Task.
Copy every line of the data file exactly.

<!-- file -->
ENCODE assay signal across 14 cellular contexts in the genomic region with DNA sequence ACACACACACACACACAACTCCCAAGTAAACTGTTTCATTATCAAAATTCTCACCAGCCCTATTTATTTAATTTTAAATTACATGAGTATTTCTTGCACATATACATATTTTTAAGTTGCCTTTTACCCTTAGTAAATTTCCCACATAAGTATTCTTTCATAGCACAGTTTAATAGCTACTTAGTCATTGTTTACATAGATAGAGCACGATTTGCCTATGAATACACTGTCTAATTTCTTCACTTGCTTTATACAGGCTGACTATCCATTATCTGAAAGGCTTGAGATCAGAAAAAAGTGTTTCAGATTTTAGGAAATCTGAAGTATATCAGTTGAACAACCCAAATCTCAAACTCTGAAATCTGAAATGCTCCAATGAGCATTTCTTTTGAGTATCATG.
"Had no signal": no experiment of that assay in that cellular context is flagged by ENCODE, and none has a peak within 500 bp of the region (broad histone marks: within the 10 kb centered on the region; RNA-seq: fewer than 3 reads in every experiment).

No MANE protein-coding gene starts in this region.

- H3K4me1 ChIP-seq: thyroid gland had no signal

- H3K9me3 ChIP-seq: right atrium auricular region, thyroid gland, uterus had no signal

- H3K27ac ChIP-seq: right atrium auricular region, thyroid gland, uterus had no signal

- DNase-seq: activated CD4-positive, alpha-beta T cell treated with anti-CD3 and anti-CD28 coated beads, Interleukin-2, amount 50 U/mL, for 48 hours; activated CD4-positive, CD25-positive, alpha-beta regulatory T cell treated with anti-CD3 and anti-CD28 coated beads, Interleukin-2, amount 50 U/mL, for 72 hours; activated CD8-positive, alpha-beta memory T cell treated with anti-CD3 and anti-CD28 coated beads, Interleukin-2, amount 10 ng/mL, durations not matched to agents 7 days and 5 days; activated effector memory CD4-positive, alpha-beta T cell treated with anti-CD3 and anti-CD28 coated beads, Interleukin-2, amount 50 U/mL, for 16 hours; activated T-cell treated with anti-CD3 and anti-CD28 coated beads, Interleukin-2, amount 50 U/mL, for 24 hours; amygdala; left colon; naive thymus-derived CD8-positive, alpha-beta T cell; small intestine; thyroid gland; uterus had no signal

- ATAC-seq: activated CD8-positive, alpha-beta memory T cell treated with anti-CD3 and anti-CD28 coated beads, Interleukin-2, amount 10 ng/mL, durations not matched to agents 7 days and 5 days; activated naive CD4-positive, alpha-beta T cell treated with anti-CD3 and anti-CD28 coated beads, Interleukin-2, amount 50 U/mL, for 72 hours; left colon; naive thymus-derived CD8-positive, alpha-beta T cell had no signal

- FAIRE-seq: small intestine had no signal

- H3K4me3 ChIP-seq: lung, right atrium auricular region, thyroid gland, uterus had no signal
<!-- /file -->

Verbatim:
ENCODE assay signal across 14 cellular contexts in the genomic region with DNA sequence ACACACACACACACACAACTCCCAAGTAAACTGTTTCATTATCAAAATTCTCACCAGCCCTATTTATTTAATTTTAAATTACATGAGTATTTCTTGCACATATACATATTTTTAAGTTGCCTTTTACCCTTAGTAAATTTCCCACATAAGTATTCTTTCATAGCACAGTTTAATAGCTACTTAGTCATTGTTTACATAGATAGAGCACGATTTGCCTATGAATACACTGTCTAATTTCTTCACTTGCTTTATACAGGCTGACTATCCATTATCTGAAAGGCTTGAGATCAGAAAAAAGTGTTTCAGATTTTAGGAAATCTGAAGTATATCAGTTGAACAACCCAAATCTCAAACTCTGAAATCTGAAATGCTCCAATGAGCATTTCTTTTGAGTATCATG.
"Had no signal": no experiment of that assay in that cellular context is flagged by ENCODE, and none has a peak within 500 bp of the region (broad histone marks: within the 10 kb centered on the region; RNA-seq: fewer than 3 reads in every experiment).

No MANE protein-coding gene starts in this region.

- H3K4me1 ChIP-seq: thyroid gland had no signal

- H3K9me3 ChIP-seq: right atrium auricular region, thyroid gland, uterus had no signal

- H3K27ac ChIP-seq: right atrium auricular region, thyroid gland, uterus had no signal

- DNase-seq: activated CD4-positive, alpha-beta T cell treated with anti-CD3 and anti-CD28 coated beads, Interleukin-2, amount 50 U/mL, for 48 hours; activated CD4-positive, CD25-positive, alpha-beta regulatory T cell treated with anti-CD3 and anti-CD28 coated beads, Interleukin-2, amount 50 U/mL, for 72 hours; activated CD8-positive, alpha-beta memory T cell treated with anti-CD3 and anti-CD28 coated beads, Interleukin-2, amount 10 ng/mL, durations not matched to agents 7 days and 5 days; activated effector memory CD4-positive, alpha-beta T cell treated with anti-CD3 and anti-CD28 coated beads, Interleukin-2, amount 50 U/mL, for 16 hours; activated T-cell treated with anti-CD3 and anti-CD28 coated beads, Interleukin-2, amount 50 U/mL, for 24 hours; amygdala; left colon; naive thymus-derived CD8-positive, alpha-beta T cell; small intestine; thyroid gland; uterus had no signal

- ATAC-seq: activated CD8-positive, alpha-beta memory T cell treated with anti-CD3 and anti-CD28 coated beads, Interleukin-2, amount 10 ng/mL, durations not matched to agents 7 days and 5 days; activated naive CD4-positive, alpha-beta T cell treated with anti-CD3 and anti-CD28 coated beads, Interleukin-2, amount 50 U/mL, for 72 hours; left colon; naive thymus-derived CD8-positive, alpha-beta T cell had no signal

- FAIRE-seq: small intestine had no signal

- H3K4me3 ChIP-seq: lung, right atrium auricular region, thyroid gland, uterus had no signal